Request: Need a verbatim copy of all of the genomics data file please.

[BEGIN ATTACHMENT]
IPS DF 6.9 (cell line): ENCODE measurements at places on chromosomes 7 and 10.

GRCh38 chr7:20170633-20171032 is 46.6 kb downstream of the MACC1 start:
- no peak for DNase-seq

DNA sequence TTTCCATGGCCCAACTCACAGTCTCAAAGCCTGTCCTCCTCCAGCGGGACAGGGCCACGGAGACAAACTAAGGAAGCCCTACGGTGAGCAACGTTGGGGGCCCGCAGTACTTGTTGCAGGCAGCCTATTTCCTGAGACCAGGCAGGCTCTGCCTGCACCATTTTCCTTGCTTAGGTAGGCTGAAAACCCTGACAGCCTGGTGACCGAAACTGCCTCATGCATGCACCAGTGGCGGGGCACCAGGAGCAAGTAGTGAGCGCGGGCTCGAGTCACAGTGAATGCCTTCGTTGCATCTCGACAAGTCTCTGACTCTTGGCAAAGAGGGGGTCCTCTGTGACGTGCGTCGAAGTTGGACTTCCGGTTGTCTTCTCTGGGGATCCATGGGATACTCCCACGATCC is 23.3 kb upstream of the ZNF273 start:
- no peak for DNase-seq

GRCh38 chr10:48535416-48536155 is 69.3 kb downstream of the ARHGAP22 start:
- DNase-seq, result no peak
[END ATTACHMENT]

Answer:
IPS DF 6.9 (cell line): ENCODE measurements at places on chromosomes 7 and 10.

GRCh38 chr7:20170633-20171032 is 46.6 kb downstream of the MACC1 start:
- no peak for DNase-seq

DNA sequence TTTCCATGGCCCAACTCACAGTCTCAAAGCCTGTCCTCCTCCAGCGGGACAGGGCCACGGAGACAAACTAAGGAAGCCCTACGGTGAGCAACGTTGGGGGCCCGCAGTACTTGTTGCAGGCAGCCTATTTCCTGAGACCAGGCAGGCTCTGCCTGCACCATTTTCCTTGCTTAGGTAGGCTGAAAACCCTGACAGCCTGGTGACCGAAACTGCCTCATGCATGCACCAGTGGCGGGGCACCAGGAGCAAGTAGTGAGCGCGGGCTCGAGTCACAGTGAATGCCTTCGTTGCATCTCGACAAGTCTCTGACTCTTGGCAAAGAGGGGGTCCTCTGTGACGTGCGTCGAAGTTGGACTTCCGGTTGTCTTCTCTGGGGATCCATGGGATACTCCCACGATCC is 23.3 kb upstream of the ZNF273 start:
- no peak for DNase-seq

GRCh38 chr10:48535416-48536155 is 69.3 kb downstream of the ARHGAP22 start:
- DNase-seq, result no peak